in place of James M. Mullin, A C. Avery -
m piaoe uin.D. anon, a. u. williameon
Tme riTunnm -. in
The House refused to concur in the Sen
ate amendment o-to- Revenue Dill, and a
conference committee was appointed -
Ah attempt was' made to reconsider the
I... I...L . 1. A A .... .
tu.c u wmuu iub iree lerry oui passed
out it laiieu. i ;
THE ATLANTIC COAST B B.
To amend the charter of 1 the Atlantic
uoast Kaiiroaa, to allow it to extend its line
through Cumberland and Rladen nnnntica
to the South Carolina line, and extending
uuiB to iour years, air. feanoa intro
duced an amendment that jthe Atlantic
Coast Lino Railroad shall nav tiTpg Mr
Sutton said that this road was not the At
lantic Coast Line; that the latter road had
nothing to do with; it. Mr. Brogdan said it
was the same old company, which was in
corporated in 1835. Mr. Lyon said it was
not. out taat it was me une chartered a few
years ago lo run from New York to Charles
ton. Jay Gould secured the act incorporat
ing it. t ne oui was at tms point dropped,
uciug passeu over informally, j i .
THS EUtCTTflV n uiaTBTDiTss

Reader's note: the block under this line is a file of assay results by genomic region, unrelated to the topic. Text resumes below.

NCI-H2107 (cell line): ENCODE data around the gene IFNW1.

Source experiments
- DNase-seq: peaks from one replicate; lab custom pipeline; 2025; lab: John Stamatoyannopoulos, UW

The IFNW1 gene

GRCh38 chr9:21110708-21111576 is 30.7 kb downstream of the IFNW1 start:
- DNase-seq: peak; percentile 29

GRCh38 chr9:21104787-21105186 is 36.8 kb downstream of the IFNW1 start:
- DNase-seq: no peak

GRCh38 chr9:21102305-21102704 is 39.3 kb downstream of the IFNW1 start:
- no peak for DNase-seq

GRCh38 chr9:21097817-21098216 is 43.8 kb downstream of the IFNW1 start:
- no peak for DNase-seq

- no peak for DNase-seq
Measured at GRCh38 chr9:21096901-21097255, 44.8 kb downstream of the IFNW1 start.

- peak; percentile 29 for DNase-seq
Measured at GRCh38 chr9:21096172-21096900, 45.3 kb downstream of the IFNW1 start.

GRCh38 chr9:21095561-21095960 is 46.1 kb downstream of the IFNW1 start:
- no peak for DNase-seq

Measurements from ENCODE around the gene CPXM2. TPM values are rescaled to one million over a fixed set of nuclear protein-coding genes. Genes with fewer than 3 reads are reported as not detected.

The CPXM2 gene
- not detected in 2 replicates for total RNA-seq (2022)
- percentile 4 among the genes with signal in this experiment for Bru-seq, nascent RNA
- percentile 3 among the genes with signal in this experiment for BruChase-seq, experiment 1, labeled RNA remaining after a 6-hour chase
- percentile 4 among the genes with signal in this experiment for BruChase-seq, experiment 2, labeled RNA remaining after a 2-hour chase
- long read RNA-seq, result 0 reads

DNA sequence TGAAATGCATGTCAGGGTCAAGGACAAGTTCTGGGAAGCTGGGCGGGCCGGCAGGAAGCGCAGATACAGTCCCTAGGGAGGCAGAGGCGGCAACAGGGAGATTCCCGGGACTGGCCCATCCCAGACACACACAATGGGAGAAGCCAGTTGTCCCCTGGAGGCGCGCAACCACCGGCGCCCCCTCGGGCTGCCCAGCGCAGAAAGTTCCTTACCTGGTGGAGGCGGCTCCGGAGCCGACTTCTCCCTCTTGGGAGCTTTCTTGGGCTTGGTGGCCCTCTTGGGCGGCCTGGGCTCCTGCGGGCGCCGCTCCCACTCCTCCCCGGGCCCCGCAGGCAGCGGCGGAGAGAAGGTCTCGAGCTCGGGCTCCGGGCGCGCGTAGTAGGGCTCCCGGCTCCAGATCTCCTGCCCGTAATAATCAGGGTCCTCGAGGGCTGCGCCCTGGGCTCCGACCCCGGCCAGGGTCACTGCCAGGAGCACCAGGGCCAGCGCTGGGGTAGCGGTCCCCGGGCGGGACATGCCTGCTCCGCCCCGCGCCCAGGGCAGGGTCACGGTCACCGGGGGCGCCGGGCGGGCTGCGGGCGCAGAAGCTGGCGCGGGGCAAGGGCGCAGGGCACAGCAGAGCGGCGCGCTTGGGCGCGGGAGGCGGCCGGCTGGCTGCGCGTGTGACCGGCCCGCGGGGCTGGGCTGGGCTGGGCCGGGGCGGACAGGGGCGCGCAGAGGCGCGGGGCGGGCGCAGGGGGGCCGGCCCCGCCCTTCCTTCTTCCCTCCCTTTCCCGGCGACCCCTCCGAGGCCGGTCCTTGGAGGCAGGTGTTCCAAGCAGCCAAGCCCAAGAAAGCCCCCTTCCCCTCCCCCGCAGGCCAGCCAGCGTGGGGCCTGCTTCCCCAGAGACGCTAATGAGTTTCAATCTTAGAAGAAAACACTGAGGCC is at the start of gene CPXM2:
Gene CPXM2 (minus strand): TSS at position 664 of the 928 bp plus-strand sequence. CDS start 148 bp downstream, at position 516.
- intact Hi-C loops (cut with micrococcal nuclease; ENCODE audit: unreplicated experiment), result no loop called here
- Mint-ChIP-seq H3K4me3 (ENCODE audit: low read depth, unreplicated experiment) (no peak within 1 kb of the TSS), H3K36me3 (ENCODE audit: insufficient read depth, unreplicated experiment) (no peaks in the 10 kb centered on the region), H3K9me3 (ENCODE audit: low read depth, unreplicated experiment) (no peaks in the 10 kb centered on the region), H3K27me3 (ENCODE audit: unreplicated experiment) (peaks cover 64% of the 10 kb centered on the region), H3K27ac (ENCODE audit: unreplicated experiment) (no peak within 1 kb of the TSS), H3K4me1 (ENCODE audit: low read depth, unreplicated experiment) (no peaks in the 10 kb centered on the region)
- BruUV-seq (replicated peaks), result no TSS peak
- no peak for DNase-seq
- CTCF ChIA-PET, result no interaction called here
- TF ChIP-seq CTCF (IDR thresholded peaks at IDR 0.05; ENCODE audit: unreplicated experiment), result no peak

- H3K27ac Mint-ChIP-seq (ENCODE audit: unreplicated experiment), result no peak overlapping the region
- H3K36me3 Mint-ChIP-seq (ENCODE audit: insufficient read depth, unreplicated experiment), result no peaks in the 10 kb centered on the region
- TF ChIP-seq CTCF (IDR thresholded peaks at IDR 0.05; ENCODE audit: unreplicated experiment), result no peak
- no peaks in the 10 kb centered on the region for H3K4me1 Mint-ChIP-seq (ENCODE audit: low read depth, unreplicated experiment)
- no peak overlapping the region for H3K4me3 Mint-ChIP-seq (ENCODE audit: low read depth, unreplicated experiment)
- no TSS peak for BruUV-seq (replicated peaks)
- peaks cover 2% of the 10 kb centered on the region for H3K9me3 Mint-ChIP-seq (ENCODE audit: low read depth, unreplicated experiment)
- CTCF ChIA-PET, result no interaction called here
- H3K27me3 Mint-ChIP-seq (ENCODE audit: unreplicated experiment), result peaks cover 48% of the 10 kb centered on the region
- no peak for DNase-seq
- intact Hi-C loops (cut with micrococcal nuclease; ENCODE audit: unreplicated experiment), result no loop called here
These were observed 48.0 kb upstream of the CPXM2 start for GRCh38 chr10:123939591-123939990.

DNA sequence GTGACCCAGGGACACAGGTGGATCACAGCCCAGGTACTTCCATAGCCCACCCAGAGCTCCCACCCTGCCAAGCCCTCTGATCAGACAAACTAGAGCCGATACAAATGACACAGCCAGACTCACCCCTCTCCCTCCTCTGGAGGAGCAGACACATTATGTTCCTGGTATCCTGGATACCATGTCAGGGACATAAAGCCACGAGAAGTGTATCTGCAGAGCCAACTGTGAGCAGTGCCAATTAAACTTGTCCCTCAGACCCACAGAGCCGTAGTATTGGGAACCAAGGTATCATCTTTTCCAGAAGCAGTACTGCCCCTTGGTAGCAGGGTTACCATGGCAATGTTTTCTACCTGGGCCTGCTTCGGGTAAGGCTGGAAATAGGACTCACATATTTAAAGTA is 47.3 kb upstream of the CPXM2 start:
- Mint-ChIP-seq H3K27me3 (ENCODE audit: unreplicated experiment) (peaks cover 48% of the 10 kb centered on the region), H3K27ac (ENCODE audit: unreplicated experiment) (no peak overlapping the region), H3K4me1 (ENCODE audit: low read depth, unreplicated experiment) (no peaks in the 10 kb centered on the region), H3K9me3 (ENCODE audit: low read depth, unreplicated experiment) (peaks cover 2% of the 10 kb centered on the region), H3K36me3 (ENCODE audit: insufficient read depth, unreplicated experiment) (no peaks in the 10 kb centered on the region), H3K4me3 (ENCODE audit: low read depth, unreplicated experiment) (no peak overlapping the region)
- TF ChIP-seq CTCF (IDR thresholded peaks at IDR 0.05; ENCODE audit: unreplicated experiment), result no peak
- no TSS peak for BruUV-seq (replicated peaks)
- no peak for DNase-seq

The House branch of the Committee on
magistrates made its teport, through Stan
sell, chairman of the House branch, i The
.nominations cover some 2.400 names
THE HBATIRG OF THE CAPITOL.
The House look up the bill to allow the
(Governor and Council to provide for the
heating : of the capitol and library
uuiiuiuk at a cost ooi to exceed fit),
000. York opposed it. Holt.! Worth and
Williamson favored it. tayiug it was abso
lutcly cecsssary. Every session members
aie rrom disease caused by the inefficient
beating oi the capitol. , This session there
has been a remarkable amount of sickness.
The bill passed iu third reading ayes 40.
At 1.30 the Heme adjourned.
Trnateea or tbe Agrlenltaral college
, Hitch on the Election of lTIaKleiratce
Knlshia or Labor Anlagonlalns tne
Appointment of Jonea aa Cblet of
Labor Statlatlea u urea a. !
Rleioh, March 4. Governor Scales to
day nominated the following to be Trustees
of the-State College of Agricultural! I and